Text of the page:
There are fifty two weeks in a year and fifty-four Torah portions. When you toss in the inevitable holy days that fall on Shabbat and require special Torah readings, it is inevitable that on some Shabbatot you end up doubling up and reading two Parshiyyot. In addition, because we celebrate most holy days for only one day (with the exception of Rosh Hashanah) and in Galut they observe two days (change in verb intentional), the amount of twinning is greater there than here. In addition, sometimes this situation puts the Exile out of sync with Eretz Yisrael. This week, for example, we are reading Huqqat, while in Hutz La-Aretz they're back at Korach. Things will even out next week when the exiles double up and combine Huqqat with Balaq.
This brings me to my point. Why wait until next week? Why not combine Korach with Huqqat? In fact, I saw somewhere that there was an old practice to do just that? I, personally, would be in favor of such a switch.
Why, you may ask?
The answer is that both are about intellectual humility. As the Rov זצ"ל taught us, Korach's sin lay in his intellectual arrogance. He set himself up as judge and arbiter of the logic, value and justice of God and His Torah. In truly demagogic form, he inveighed against the Torah because it goes against 'Common Sense.' His sin lay in a deadly combination of Intellectual Narcissism and Cognitive Egocentrism. Both are insidious forms of self-worship, and result inevitably in Idolatry.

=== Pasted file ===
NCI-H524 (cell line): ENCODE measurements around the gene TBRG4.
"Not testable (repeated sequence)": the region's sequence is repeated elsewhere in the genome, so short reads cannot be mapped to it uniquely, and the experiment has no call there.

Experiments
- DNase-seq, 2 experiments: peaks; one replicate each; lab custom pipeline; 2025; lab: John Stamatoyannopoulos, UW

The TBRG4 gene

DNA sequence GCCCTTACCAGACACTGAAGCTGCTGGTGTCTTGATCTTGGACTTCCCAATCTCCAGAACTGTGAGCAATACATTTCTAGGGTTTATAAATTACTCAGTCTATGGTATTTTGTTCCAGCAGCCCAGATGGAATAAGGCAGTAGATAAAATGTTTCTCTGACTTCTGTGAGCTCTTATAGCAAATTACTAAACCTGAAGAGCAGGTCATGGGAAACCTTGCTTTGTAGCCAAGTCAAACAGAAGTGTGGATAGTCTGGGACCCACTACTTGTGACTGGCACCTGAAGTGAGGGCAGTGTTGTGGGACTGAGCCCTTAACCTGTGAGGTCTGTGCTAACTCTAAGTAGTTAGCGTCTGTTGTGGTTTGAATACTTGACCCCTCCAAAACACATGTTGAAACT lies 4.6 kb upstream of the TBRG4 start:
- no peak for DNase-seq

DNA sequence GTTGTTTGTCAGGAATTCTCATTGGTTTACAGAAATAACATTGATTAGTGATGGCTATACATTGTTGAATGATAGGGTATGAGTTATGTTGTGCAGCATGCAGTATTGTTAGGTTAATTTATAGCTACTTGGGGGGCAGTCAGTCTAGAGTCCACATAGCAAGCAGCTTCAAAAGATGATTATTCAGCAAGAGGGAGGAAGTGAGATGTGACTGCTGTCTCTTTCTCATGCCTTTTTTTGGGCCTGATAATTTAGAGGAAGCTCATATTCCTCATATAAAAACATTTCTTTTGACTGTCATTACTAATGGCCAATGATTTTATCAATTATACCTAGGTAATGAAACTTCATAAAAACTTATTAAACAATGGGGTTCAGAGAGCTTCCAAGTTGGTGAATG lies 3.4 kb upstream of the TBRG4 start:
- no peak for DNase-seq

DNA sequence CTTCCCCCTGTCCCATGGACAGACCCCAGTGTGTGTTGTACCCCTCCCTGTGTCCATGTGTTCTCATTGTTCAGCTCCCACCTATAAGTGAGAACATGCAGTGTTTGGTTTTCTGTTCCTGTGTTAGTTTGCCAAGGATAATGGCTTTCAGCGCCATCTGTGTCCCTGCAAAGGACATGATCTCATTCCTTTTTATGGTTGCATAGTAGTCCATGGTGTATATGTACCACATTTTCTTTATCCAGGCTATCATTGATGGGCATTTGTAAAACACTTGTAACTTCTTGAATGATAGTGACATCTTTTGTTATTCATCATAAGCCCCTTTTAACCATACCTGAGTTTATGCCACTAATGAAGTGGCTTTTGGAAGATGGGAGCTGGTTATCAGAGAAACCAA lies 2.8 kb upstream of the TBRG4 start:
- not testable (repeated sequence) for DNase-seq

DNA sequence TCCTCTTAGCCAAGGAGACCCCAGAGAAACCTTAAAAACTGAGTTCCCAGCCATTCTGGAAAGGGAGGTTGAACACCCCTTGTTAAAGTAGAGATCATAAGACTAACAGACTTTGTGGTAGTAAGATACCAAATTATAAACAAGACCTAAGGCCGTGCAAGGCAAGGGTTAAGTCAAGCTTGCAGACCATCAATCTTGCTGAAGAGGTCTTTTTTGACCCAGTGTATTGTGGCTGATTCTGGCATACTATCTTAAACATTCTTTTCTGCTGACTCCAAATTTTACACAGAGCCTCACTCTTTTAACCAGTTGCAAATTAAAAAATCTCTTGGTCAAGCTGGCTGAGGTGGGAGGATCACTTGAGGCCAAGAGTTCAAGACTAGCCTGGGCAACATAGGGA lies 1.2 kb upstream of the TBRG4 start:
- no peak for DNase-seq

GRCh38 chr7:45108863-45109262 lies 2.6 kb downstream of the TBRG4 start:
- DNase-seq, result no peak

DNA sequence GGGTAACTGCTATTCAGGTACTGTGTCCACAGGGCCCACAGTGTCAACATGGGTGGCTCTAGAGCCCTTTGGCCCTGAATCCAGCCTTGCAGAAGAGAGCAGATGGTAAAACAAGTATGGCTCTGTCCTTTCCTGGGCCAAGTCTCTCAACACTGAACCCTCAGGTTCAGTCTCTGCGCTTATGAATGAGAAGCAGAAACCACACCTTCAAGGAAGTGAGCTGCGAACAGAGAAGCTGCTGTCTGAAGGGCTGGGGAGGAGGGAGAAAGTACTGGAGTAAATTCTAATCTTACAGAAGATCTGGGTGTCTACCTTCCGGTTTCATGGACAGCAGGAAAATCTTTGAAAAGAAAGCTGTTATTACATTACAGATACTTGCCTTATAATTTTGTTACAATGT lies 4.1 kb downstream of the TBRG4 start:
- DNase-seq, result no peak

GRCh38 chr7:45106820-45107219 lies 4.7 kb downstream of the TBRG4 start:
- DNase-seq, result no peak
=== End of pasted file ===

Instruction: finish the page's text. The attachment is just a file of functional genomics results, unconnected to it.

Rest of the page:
Huqqat is the direct response to Korach. The much maligned, enigmatic, 'Red Heifer' (Parah Adumah) is the embodiment of the need for inellectual humility. This is where polar opposites coincide, where parallels meet: Tumah and Taharah, Life and Death, Sacred and Profane. The coincidence of opposites is beyond human ken, an intellectual black hole that is no less true for its elusiveness. The Parah Adumah requires of man that he submit to the superiority of Divine logic. There are, it teaches, places where he cannot go. All he can do is surrender.
On the other hand, the encounter with the Parah Adumah is also liberating. In his commentary to the piyyut for Parshat Parah, the twelfth century German scholar R. Ephraim of Bonn connects the lesson of the Parah Adumah with the oft-cited statement in Midrash Tehillim
(מדרש תהלים (בובר) מזמור יב ד"ה [ד] אמרות) that every disputed law in the Torah has 49 valid arguments for each position. When Moses asked about this, God replies: אמר ליה אחרי רבים להטות.
Or, as R. Yom Tov Al-Isbili (ריטב"א) puts it in his comments on Eruvin 13b: ואמר שיהא זה מסור לחכמי ישראל שבכל דור ודור ויהיה הכרעה כמותם . In other words, submission to the higher logic of Heaven, actually allows for greater intellectual and spiritual freedom (within the clearly delineated boundaries laid down by the Torah).
Korach wanted freedom from Torah. Huqqat teaches what R. Meir would pithily state 1300 years later (Avot 6, 2): שאין לך בן חורין אלא מי שעוסק בתלמוד תורה.